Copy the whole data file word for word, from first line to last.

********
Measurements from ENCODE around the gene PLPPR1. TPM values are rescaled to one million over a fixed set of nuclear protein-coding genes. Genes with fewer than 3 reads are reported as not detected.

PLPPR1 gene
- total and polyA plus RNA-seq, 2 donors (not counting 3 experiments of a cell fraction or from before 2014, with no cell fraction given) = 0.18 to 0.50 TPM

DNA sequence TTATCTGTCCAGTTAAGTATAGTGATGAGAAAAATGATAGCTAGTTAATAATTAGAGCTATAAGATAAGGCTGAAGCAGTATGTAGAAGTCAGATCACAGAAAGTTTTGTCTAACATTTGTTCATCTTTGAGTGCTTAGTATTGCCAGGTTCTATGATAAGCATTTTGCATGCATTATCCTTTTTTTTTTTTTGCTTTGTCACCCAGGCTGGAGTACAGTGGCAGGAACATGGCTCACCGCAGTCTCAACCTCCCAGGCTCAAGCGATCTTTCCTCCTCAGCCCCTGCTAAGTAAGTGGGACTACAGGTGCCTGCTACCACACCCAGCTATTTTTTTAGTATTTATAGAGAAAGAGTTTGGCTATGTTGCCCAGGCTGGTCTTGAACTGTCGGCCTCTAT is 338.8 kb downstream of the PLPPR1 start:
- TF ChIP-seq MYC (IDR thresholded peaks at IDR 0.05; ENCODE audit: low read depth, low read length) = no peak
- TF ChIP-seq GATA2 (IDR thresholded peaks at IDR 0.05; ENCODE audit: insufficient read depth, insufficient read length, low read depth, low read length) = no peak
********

Measurements from ENCODE around the gene PLPPR1. TPM values are rescaled to one million over a fixed set of nuclear protein-coding genes. Genes with fewer than 3 reads are reported as not detected.

PLPPR1 gene
- total and polyA plus RNA-seq, 2 donors (not counting 3 experiments of a cell fraction or from before 2014, with no cell fraction given) = 0.18 to 0.50 TPM

DNA sequence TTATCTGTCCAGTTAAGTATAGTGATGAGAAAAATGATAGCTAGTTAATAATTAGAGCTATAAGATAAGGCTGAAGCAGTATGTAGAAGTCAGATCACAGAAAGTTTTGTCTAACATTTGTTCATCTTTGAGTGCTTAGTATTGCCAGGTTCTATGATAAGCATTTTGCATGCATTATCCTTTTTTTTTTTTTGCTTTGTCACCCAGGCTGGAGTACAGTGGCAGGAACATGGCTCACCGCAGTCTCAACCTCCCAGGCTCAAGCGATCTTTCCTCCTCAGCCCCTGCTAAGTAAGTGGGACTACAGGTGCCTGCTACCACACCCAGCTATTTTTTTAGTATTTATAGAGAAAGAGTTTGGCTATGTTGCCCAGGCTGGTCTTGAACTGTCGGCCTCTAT is 338.8 kb downstream of the PLPPR1 start:
- TF ChIP-seq MYC (IDR thresholded peaks at IDR 0.05; ENCODE audit: low read depth, low read length) = no peak
- TF ChIP-seq GATA2 (IDR thresholded peaks at IDR 0.05; ENCODE audit: insufficient read depth, insufficient read length, low read depth, low read length) = no peak